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  • richardmitnick 1:34 pm on February 7, 2017 Permalink | Reply
    Tags: Biology, Biomathematics, , , New study is an advance toward preventing a ‘post-antibiotic era’,   

    From UCLA: “New study is an advance toward preventing a ‘post-antibiotic era’ “ 

    UCLA bloc


    February 07, 2017
    Stuart Wolpert

    UCLA biologists identify drug combinations that may be highly effective at reducing growth of deadly bacteria

    UCLA’s Elif Tekin, Casey Beppler, Pamela Yeh and Van Savage are gaining insights into why certain groups of three antibiotics interact well together and others don’t.

    A landmark report by the World Health Organization in 2014 observed that antibiotic resistance — long thought to be a health threat of the future — had finally become a serious threat to public health around the world. A top WHO official called for an immediate and aggressive response to prevent what he called a “post-antibiotic era, in which common infections and minor injuries which have been treatable for decades can once again kill.”

    A team of UCLA biologists has been responding to the challenge, exploring possible ways to defeat life-threatening antibiotic-resistant bacteria. In 2016, they reported that combinations of three different antibiotics can often overcome bacteria’s resistance to antibiotics, even when none of the three antibiotics on its own — or even two of the three together — is effective.

    Their latest work, which is published online and appears in the current print edition of the Journal of the Royal Society Interface, extends their understanding of that phenomenon and identifies two combinations of drugs that are unexpectedly successful in reducing the growth of E. coli bacteria.

    A key to the study is an understanding that using two, three or more antibiotics in combination does not necessarily make the drugs more effective in combating bacteria — in fact, in many cases, their effectiveness is actually reduced when drugs are used together — so the combinations must be chosen carefully and systematically. The new paper also provides the first detailed explanation of how the scientists created a mathematical formula that can help predict which combinations of drugs will be most effective.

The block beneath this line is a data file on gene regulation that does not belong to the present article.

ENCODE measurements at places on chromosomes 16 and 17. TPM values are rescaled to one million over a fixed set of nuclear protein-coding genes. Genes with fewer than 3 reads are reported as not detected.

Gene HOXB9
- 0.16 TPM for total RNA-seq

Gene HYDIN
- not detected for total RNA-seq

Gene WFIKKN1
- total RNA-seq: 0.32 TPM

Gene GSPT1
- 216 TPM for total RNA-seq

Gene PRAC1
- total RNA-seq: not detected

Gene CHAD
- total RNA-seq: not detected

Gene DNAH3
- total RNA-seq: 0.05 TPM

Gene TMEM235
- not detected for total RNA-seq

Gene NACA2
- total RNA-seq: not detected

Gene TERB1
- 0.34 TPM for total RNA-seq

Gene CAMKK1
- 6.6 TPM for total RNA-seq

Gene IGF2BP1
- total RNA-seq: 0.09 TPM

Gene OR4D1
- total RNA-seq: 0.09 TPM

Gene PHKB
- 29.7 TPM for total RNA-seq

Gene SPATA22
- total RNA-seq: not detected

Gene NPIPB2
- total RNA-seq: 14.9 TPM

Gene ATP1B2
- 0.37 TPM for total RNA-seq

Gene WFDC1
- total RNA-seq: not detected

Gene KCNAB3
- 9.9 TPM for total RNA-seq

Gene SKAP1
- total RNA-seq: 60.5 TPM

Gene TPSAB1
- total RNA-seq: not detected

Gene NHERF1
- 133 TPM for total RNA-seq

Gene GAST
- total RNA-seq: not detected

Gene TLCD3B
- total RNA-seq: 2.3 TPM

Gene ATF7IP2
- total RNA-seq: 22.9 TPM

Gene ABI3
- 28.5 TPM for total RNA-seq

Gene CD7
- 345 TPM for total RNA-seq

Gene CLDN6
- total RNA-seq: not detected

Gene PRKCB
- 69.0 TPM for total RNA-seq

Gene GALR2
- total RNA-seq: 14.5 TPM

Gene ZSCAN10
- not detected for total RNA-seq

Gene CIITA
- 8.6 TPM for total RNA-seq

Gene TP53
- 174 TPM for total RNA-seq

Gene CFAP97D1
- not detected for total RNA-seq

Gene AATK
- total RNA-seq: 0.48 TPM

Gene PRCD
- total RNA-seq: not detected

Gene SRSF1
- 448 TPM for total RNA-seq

The scientists tested every possible combination of a group of six antibiotics, including 20 different combinations of three antibiotics at a time.

    Among the three-drug combinations, the researchers found two that were noticeably more effective than they had expected. Those groupings used treatments from three different classes of antibiotics, so the combinations used a wide range of mechanisms to fight the bacteria. (Five of the three-drug combinations were less effective than they expected, and the other 13 groupings performed as they predicted.)

    Pamela Yeh. Reed Hutchinson/UCLA

    “So many bacteria are now so resistant to antibiotics,” said Pamela Yeh, the study’s senior author and a UCLA assistant professor of ecology and evolutionary biology. “We have a logical, methodical way to identify three-drug combinations to pursue. We think it’s vital to have this framework for identifying the best possible combinations of antibiotics.”

    The researchers have identified cases where the effects of the interactions are larger than the sum of the parts.

    “Doctors may want to super-efficiently kill the bacteria, and that is what these enhanced interactions make possible,” said lead author Casey Beppler, who was an undergraduate in Yeh’s laboratory and is now a graduate student at UC San Francisco.

    For the current study, the scientists evaluated the drug combinations on plates in a lab. Beppler said a next step will be to test the most effective combinations in mice.

    In addition to reporting on how well various combinations of antibiotics worked, the paper also presents a mathematical formula the biologists developed for analyzing how three or more factors interact and of explaining complex, unexpected interactions. The framework would be useful for solving other questions in the sciences and social sciences in which researchers analyze how three or more components might interact — for example, how climate is affected by the interplay among temperature, rainfall, humidity and ocean acidity.

    The biologists are gaining a deep understanding of why certain groups of three antibiotics interact well together, and others don’t, said Van Savage, a co-author of the paper and a UCLA professor of ecology and evolutionary biology and of biomathematics.

    Beppler said more research is needed to determine which combinations are optimal for specific diseases and for specific parts of the body. And the researchers now are using the mathematical formula to test combinations of four antibiotics.

    Co-authors of the new research are Elif Tekin, a UCLA graduate student in Savage’s laboratory; Zhiyuan Mao, Cynthia White, Cassandra McDiarmid and Emily Vargas, who were undergraduates in Yeh’s laboratory; and Jeffrey H. Miller, a UCLA distinguished professor of microbiology, immunology and molecular genetics.